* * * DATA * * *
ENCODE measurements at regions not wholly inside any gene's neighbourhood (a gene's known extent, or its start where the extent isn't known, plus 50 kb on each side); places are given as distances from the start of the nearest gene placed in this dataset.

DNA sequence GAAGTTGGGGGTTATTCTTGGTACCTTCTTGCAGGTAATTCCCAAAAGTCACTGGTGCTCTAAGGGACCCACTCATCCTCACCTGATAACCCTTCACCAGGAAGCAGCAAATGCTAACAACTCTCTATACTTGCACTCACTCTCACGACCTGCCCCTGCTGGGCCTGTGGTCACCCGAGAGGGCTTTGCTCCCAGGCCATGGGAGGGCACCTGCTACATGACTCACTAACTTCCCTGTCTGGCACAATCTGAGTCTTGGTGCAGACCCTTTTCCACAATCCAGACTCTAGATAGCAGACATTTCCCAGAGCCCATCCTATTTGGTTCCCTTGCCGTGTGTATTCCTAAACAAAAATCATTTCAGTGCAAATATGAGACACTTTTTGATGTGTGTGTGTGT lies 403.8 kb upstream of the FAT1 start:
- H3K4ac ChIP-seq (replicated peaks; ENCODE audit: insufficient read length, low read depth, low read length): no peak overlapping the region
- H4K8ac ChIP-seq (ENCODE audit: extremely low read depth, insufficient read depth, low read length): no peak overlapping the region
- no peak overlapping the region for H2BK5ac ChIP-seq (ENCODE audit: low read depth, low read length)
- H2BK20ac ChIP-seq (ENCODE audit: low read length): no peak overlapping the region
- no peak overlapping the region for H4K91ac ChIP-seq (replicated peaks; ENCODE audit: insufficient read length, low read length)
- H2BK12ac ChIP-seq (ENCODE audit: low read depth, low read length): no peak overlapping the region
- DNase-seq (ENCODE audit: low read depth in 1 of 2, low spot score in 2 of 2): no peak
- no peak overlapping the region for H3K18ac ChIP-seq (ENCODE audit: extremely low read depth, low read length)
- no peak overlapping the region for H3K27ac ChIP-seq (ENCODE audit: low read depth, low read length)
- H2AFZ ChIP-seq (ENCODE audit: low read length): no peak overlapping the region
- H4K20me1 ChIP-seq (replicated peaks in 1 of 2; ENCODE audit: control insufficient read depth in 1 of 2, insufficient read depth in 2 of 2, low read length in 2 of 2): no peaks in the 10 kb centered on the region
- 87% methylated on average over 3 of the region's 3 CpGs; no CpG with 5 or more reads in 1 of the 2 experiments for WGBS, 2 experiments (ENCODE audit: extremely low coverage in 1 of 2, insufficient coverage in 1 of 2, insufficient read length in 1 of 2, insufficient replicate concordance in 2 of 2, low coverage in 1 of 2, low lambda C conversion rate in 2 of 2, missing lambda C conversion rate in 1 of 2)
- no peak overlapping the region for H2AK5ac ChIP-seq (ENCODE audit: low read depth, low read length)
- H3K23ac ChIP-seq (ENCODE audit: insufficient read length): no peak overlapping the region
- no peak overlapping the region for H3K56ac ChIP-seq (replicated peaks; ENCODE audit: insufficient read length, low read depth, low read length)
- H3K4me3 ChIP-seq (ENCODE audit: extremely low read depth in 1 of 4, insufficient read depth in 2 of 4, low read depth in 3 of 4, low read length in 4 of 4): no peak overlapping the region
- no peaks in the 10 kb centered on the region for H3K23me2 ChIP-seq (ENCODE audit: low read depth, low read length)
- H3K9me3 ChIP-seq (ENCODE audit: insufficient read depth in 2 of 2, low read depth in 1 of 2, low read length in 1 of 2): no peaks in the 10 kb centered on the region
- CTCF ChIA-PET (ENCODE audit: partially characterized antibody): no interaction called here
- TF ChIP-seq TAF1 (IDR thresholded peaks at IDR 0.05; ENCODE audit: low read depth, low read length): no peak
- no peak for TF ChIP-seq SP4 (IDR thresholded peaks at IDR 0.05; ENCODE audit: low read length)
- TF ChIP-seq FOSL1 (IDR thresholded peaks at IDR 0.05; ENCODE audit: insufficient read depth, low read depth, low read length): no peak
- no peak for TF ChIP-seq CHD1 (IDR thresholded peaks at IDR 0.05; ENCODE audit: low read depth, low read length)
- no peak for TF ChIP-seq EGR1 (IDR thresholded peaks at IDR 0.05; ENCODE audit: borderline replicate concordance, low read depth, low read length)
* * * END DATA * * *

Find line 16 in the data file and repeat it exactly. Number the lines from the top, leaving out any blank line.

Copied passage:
- H3K23ac ChIP-seq (ENCODE audit: insufficient read length): no peak overlapping the region